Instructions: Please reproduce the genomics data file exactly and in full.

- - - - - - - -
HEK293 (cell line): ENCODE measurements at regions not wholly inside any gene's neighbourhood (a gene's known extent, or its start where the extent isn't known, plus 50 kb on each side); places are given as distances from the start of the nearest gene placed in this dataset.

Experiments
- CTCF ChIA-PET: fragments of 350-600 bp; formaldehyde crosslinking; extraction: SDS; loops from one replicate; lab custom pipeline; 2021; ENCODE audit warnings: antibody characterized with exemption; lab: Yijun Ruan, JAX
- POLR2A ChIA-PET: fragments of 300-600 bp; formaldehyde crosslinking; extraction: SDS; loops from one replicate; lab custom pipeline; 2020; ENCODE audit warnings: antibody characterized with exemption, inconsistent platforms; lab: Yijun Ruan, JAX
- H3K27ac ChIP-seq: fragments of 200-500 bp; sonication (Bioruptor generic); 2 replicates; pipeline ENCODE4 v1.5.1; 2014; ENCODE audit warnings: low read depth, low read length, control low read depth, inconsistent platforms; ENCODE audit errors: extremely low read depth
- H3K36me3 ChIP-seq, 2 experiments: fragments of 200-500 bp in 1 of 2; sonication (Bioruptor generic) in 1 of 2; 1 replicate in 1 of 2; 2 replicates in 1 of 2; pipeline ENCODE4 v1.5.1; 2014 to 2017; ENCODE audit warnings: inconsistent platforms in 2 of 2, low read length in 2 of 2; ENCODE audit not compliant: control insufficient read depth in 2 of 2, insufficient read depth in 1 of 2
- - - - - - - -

HEK293 (cell line): ENCODE measurements at regions not wholly inside any gene's neighbourhood (a gene's known extent, or its start where the extent isn't known, plus 50 kb on each side); places are given as distances from the start of the nearest gene placed in this dataset.

Experiments
- CTCF ChIA-PET: fragments of 350-600 bp; formaldehyde crosslinking; extraction: SDS; loops from one replicate; lab custom pipeline; 2021; ENCODE audit warnings: antibody characterized with exemption; lab: Yijun Ruan, JAX
- POLR2A ChIA-PET: fragments of 300-600 bp; formaldehyde crosslinking; extraction: SDS; loops from one replicate; lab custom pipeline; 2020; ENCODE audit warnings: antibody characterized with exemption, inconsistent platforms; lab: Yijun Ruan, JAX
- H3K27ac ChIP-seq: fragments of 200-500 bp; sonication (Bioruptor generic); 2 replicates; pipeline ENCODE4 v1.5.1; 2014; ENCODE audit warnings: low read depth, low read length, control low read depth, inconsistent platforms; ENCODE audit errors: extremely low read depth
- H3K36me3 ChIP-seq, 2 experiments: fragments of 200-500 bp in 1 of 2; sonication (Bioruptor generic) in 1 of 2; 1 replicate in 1 of 2; 2 replicates in 1 of 2; pipeline ENCODE4 v1.5.1; 2014 to 2017; ENCODE audit warnings: inconsistent platforms in 2 of 2, low read length in 2 of 2; ENCODE audit not compliant: control insufficient read depth in 2 of 2, insufficient read depth in 1 of 2